Anyone who has seriously studied economics as I have in business school knows the inherent problems in price floors and ceilings. All well-intended efforts that lead to disastrous consequences.

One thing that is overlooked in this argument is that most production today, by a large mile, comes as a byproduct of producing things like Zinc and Lead. You have First Majestic, the largest primary producer, producing only 15m oz of silver a year out of the 800m or so mined. You have to ask yourself, why?

In 1971, gold was $35 an ounce. Today, it costs $900 to pull it out of the ground. What happened was that over time, the easy gold was found. You get lower grades, less productive mines, and have to go deeper into the earth to get it. Inflation makes fuel costs go up as well as prices of capital expenditures on equipment and plants. It stands to reason that over time, it costs more to get it out of the ground, and with this, price will go up.

With silver, the price today is half as much as the high 40 years from now – in nominal terms. The easy silver has been found, the grades are much lower, and the costs to produce have gone up. This has run a lot of primary silver miners out of the business, and those that remain need to produce gold as a byproduct to pay the bills.

One can imagine that with $100 silver, more primary silver producers would enter the market. Many could buy mines that have an AISC of $37 per ounce and make a ton of money. Others could buy exploration projects that are near term and get them going ASAP. Others may have to explore to get more out of the ground 10 years from now. The point is, there’s no shortage of silver, but there’s a shortage of silver – AT THIS PRICE.

While I do not think a country might cap the price of silver, anything is possible. I think a country like China might refuse to export silver. If Mexico did that, then where would people get it from? This is where a potential shortage could come from. Imagine a political climate several years from now where silver is identified as a strategic resource and export is prevented. The US silver production is nowhere near what we need, and this then would potentially have different silver prices in different countries. Silver in Mexico might be $5, but silver in the US might be over $100 to shake it loose from the couch cushions of private investors to source the metal it needs.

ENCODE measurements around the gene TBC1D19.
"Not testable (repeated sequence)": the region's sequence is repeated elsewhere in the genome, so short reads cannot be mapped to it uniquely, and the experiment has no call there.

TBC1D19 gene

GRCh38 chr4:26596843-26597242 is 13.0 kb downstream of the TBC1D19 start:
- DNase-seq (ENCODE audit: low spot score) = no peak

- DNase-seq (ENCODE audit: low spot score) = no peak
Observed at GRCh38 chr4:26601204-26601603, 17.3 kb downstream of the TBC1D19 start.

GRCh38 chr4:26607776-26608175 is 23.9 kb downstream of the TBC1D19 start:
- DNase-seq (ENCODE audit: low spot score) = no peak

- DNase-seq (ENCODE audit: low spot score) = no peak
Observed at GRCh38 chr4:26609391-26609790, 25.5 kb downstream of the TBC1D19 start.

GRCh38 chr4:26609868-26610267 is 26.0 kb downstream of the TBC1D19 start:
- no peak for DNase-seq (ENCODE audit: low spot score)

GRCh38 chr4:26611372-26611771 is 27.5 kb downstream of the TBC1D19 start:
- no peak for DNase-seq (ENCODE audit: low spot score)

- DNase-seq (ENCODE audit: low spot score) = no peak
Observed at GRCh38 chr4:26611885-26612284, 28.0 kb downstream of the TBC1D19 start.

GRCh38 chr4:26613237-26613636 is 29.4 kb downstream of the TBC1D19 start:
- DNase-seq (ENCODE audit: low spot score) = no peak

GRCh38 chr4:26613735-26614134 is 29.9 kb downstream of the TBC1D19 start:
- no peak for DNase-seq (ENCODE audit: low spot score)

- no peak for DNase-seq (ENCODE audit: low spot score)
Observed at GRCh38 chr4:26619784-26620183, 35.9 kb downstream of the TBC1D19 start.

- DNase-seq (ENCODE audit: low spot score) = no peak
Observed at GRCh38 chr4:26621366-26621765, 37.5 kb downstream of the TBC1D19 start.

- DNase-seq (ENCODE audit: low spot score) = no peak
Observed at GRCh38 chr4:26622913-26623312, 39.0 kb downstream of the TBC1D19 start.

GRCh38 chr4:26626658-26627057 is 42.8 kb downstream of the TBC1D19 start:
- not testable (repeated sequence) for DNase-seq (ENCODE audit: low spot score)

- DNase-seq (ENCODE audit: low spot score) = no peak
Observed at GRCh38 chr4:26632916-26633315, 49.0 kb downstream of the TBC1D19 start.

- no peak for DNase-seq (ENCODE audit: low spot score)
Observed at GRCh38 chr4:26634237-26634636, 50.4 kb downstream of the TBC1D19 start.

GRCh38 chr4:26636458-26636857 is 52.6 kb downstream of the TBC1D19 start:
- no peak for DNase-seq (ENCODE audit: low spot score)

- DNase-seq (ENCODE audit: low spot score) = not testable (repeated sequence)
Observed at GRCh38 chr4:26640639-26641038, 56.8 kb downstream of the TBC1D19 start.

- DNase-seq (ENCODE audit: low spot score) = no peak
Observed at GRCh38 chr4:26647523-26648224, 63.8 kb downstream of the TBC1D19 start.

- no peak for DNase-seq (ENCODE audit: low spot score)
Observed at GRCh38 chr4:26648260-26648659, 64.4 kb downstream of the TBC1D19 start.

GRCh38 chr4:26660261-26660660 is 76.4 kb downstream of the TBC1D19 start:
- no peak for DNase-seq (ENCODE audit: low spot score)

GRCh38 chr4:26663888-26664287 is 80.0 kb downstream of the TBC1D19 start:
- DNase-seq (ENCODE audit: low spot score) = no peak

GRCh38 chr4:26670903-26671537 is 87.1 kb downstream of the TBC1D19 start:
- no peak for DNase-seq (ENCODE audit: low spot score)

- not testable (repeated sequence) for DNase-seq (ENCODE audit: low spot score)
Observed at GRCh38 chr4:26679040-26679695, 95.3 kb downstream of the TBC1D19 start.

So while I think it’s unlikely a price CAP could take place, it might be more interesting to look to see if countries restrict the exports of certain commodities like rare earths, silver, gold, and copper.

Don could be very right! I don’t think there’s a right and wrong answer here, as something like this could happen next year or 50 years from now after we are all dead and buried. I LOVE the topic for discussion – why? Because this type of discussion then helps everyone having the discussion share information so everyone in the discussion learns more.

I’m picturing a day inside of a year when one of these conferences happen and we can listen to a lot of these guys speak and perhaps get drinks at the hotel bars afterwards and talk about stuff like this.

See the source image

Not sure if I’m “allowed” to go with an infant at the moment, but would love to meet a lot of these people in real life someday and bounce things off of them. I’ve had a ton of email conversations with a lot of you as well as a lot of back and forth on Twitter and this is a GREAT community! I tend to be someone that likes to ask hard questions rather than answer them because you have a lot of bigger questions you can then ask as you build your knowledge base.

P.S. I was on the debate team in high school and we learned to argue both sides of a topic. I love writing essays as well as understanding the other side of an argument – it’s how you learn, and either better harden your own position or perhaps change your hypothesis how you think about things. What I love doing in this space is finding interesting topics with no right or wrong answer and trying to apply what we do know to build a compelling argument for or against something.